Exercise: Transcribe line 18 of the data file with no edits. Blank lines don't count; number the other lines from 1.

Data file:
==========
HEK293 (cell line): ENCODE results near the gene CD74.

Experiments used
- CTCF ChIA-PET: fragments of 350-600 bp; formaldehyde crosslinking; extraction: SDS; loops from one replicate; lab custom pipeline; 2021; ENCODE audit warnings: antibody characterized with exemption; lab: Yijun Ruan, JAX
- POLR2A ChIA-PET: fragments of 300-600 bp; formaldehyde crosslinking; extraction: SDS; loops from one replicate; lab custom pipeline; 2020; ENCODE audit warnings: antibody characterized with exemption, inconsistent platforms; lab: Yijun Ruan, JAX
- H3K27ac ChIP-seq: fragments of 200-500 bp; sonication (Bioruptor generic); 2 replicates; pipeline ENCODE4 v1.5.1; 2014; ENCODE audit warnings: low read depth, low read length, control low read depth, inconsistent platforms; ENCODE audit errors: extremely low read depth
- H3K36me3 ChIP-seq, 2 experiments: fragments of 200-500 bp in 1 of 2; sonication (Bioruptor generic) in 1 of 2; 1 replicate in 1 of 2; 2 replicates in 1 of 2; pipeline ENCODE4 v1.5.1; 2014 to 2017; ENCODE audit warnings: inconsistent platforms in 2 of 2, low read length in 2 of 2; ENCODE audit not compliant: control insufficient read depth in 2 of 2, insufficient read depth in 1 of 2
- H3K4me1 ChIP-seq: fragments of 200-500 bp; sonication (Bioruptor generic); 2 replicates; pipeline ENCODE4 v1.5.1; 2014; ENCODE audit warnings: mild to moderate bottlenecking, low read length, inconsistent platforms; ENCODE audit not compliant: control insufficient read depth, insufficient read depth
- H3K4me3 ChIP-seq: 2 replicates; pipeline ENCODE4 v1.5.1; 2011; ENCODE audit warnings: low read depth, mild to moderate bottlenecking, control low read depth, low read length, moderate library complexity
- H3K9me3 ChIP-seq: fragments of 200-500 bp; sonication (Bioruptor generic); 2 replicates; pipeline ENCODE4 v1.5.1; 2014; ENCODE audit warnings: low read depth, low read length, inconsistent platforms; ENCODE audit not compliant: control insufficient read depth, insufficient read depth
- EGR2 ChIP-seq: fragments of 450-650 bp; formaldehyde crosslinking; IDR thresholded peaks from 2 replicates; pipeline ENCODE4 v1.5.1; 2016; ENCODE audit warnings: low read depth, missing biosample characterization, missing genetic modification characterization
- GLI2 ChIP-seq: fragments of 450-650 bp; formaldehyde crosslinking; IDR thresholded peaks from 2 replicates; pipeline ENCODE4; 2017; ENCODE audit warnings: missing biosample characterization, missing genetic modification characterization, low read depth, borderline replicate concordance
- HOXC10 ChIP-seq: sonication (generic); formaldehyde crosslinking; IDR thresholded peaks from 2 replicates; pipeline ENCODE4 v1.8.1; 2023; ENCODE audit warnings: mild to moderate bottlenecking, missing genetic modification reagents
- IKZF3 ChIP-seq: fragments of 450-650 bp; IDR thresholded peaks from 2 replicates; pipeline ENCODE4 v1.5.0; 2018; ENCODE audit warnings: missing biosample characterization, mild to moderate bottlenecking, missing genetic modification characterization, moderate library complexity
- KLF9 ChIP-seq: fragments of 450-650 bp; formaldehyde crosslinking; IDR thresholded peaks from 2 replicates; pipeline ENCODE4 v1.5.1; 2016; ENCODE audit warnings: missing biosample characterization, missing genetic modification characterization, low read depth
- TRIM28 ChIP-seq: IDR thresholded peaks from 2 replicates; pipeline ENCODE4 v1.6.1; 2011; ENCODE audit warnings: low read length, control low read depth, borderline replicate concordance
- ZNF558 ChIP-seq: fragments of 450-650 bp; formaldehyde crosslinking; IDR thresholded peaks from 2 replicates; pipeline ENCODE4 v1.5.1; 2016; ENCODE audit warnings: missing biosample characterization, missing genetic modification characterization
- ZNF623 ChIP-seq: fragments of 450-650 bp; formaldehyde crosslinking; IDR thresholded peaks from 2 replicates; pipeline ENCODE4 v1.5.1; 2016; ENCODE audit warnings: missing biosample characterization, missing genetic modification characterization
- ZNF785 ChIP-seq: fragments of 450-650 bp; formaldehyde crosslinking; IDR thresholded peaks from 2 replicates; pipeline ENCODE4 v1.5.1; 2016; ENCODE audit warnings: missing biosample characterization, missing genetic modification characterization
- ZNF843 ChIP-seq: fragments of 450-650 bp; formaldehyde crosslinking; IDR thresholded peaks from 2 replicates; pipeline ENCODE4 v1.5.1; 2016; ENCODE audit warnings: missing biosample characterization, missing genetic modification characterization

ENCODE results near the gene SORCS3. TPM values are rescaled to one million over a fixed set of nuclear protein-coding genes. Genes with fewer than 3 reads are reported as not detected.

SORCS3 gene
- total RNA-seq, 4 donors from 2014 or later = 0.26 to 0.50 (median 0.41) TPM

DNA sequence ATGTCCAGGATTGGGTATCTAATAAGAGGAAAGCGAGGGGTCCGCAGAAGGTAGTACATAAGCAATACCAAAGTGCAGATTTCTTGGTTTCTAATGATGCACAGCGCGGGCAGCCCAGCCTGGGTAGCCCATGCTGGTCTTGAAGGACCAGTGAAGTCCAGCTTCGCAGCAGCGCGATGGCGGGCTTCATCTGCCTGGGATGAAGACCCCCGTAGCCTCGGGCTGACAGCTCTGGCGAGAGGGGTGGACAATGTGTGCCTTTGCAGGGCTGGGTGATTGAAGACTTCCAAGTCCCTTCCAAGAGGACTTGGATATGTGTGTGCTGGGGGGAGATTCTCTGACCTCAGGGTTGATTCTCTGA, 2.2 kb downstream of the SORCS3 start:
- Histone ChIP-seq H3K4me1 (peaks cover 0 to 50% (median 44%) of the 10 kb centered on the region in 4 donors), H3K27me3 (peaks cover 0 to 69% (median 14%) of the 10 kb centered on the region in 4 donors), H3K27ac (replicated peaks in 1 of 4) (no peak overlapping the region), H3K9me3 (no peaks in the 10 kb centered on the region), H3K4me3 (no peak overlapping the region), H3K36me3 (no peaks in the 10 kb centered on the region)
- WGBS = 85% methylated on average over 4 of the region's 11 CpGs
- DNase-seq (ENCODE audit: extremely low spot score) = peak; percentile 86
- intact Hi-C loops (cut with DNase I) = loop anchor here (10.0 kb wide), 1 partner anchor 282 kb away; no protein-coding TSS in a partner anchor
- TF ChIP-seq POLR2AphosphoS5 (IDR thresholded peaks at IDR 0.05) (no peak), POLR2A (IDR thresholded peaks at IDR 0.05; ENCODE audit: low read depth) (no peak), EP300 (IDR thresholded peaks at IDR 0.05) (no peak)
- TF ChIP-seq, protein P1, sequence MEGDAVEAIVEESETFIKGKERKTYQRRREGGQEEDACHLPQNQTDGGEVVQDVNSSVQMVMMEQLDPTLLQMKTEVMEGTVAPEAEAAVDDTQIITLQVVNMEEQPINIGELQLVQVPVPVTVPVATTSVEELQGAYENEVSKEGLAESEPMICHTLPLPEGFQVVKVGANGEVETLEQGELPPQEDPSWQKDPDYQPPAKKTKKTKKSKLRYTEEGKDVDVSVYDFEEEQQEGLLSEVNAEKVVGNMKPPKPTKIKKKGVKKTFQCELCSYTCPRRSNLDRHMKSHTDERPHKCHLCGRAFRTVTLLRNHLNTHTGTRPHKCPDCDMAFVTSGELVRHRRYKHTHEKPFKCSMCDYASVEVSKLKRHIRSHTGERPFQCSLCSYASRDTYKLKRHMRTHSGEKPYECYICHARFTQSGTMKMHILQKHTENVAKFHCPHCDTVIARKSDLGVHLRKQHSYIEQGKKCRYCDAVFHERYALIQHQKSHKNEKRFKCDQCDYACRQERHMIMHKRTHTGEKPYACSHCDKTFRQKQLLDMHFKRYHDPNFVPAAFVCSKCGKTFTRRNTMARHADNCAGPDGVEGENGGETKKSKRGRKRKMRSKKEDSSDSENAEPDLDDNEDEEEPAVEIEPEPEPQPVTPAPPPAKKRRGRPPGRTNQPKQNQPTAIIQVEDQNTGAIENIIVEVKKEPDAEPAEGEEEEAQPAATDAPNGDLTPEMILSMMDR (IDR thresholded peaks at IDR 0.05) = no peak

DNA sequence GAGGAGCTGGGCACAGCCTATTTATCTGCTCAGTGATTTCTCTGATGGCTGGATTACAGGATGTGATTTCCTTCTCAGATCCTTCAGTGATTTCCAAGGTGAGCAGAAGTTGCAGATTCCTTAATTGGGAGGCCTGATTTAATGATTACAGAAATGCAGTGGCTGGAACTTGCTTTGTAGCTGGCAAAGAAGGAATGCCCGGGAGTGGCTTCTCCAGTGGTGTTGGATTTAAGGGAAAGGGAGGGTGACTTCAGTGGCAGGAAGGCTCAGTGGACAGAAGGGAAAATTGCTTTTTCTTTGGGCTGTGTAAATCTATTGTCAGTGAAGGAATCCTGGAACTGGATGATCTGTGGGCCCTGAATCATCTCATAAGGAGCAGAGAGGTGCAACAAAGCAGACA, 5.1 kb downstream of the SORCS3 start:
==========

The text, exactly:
- ZNF785 ChIP-seq: fragments of 450-650 bp; formaldehyde crosslinking; IDR thresholded peaks from 2 replicates; pipeline ENCODE4 v1.5.1; 2016; ENCODE audit warnings: missing biosample characterization, missing genetic modification characterization